FDA enforcement of its absurd rules governing mandatory calorie menu labeling, passed in 2010 as part of Obamacare, is set to begin on May 5, after years of delays.
In 2015, the FDA delayed implementing the rules until December 2016, after the presidential election. At the time, The Hill speculated that a new "Republican president could choose to scrap the rule altogether."
That hasn't happened. Yet. But in December 2016 the FDA delayed enforcing the rules until May 5, 2017, which is the deadline that now looms.
The FDA interprets its menu-labeling rules as requiring mandatory calorie labeling of most foods sold by "restaurants and similar retail food establishments if they are part of a chain of 20 or more locations, doing business under the same name, offering for sale substantially the same menu items and offering for sale restaurant-type foods." Owners of more than twenty vending machines must also comply with the rules.
The rules would be a disaster. They'll cost at least $1 billion. And if they're grounded in science, that science is shoddy.
The purpose of menu-labeling rules in general is to help consumers make smarter (read: lower-calorie) choices. But the very premise that mandatory menu labeling accomplishes this is flawed. Research demonstrates that menu labeling doesn't improve consumer food choices. That's something I first noted here in 2011, and which subsequent reports have also shown (see, for example, here, here, here, and here).
So can the rules be stopped?
Yes. Congress could act by repealing or amending the menu-labeling rules. Or food sellers whose First Amendment rights would be violated by rules that compel speech for no constitutionally supported reason could ask a court to halt implementation of the rules. Or the FDA could delay the rules from taking effect.
Each of these is possible. But how likely are these outcomes? While the clock is ticking, furious efforts are underway to halt the rules.
Earlier this year, Congress introduced a bill supported by the American Pizza Community, an advocacy group that includes pizza companies like Domino's and Pizza Hut. The bill, the Common Sense Nutrition Disclosure Act, would exempt most pizza-delivery companies and delay implementation of the menu-labeling rules by at least two years. A comparable bill passed out of the House last year but died in the Senate.
While pizza makers are working in Congress, two other groups that oppose the law, the National Grocers Association and National Association of Convenience Stores, petitioned the FDA this month in an effort to delay or halt implementation of the rules. The petitioners argue compliance with the "unworkable" rules is impossible; that the costs of complying are exorbitant and far exceed FDA estimates; that the FDA exceeded its authority in adopting the rules; that the rules run afoul of the First Amendment; and that the rules are "inconsistent with the [Trump] Administration's agenda to alleviate unnecessary regulatory burdens on business."
Pushing back against these efforts is the voice of the restaurant industry—the National Restaurant Association—a staunch supporter of the FDA menu-labeling rules. That stance might surprise some—if for no other reason than that it's got some basis beyond rent-seeking.
"With more and more states adopting their own menu-labeling rules, the National Restaurant Association… sought a shield against this death by 1,000 cuts by pushing for one uniform national menu-labeling rule," I explained in a 2013 column.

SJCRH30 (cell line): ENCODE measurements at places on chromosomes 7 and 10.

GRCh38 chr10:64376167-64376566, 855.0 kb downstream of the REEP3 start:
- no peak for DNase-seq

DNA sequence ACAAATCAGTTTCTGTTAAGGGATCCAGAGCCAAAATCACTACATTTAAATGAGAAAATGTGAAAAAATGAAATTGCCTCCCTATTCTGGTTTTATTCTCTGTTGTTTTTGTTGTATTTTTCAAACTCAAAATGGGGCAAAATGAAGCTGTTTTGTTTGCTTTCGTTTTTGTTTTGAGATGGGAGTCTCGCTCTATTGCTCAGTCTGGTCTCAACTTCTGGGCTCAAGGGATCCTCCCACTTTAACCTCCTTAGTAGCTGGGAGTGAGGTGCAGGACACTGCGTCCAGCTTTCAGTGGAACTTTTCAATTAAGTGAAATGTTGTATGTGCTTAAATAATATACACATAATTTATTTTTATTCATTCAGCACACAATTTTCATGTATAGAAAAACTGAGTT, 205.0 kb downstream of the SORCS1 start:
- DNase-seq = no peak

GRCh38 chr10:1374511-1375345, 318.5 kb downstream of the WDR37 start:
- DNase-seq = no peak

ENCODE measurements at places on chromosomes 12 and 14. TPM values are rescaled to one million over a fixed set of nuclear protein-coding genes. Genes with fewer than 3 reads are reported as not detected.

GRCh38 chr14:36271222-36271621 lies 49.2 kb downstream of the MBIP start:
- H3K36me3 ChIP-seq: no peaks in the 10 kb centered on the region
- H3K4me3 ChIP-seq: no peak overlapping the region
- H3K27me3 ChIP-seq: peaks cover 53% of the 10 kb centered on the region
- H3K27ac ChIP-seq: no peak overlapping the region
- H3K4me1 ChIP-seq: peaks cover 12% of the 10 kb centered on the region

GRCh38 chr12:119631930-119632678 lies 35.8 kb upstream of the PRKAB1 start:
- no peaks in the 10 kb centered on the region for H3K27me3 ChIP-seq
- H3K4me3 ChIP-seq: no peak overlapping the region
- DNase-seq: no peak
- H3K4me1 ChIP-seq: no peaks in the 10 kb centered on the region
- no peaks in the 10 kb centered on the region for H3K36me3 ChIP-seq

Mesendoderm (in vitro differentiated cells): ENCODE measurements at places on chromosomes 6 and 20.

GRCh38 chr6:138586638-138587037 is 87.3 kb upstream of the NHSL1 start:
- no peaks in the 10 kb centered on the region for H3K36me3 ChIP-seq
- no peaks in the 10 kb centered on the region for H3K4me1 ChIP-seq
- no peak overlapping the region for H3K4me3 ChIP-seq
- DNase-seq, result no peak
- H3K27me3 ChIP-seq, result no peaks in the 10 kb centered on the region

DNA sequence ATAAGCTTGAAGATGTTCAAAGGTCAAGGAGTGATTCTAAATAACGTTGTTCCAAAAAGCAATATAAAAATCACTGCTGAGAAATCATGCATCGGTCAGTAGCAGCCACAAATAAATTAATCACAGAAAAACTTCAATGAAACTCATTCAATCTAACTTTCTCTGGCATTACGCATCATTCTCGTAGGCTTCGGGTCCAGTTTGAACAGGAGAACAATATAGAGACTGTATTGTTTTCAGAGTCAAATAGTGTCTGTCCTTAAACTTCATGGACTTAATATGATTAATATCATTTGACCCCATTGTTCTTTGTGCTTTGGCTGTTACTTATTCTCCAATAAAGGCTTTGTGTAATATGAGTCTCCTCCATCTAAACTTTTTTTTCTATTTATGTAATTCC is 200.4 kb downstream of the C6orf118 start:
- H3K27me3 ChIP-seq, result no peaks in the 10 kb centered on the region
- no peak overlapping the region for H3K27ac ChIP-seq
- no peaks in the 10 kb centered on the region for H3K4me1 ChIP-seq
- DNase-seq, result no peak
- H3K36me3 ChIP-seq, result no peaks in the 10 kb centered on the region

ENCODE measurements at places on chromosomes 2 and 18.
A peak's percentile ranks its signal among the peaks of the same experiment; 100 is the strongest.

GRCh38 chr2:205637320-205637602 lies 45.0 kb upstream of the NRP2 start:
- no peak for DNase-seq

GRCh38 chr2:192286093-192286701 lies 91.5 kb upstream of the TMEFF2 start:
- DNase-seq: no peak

Will one or more of the aforementioned approaches succeed in stymying the rules from taking effect on May 5? Repeal seems like something Congress won't stomach. Consider that the GOP's ham-fisted attempts to repeal, replace, or rename (or whatever) the Affordable Care Act completely ignored the ACA's menu-labeling provisions. Amending the rules via the Common Sense Nutrition Disclosure Act seems a more likely path.
"[T]here's now been so much time and money sunk into the process that none of the major lobbying groups are trying to get rid of the mandate as part of the Obamacare repeal," Politico reported a week after Pres. Trump took office. "Instead, they say, they want Congress to pass legislation that would tweak the FDA rule to make it easier for businesses to comply."
But the restaurant lobby would strongly oppose efforts to carve out exceptions to the rules.
I'd be stunned if the Trump administration ignores the very real concerns of grocers, convenience stores, and pizza makers. But if the GOP delays or amends implementing the rule for those groups, I also expect they'd have to delay it for National Restaurant Association members, too. In short, it's complicated.
I think the best bets—both in terms of its likelihood and efficacy—is either that the FDA responds to the petition from the National Grocers Association and National Association of Convenience Stores and uses the petition as a basis to delay implementing the rules or that those same parties—perhaps in conjunction with the American Pizza Community—sues the FDA in federal court, seeking an injunction that would delay or halt enforcement of the menu-labeling rules.
But time's running out. In the meantime, restaurants, movie theaters, vending machine owners, grocers, and pizza franchise owners are in a very difficult spot. They're forced to weigh the potential expenses of sinking thousands of dollars each into signage that complies with the FDA rules that might not take effect or risking fines under those same rules if they do take effect.
In any case, it's a shame that Congress, the FDA, and successive presidential administrations have gotten us to this point. Scrapping the rules (or, at the least, delaying them) is long overdue.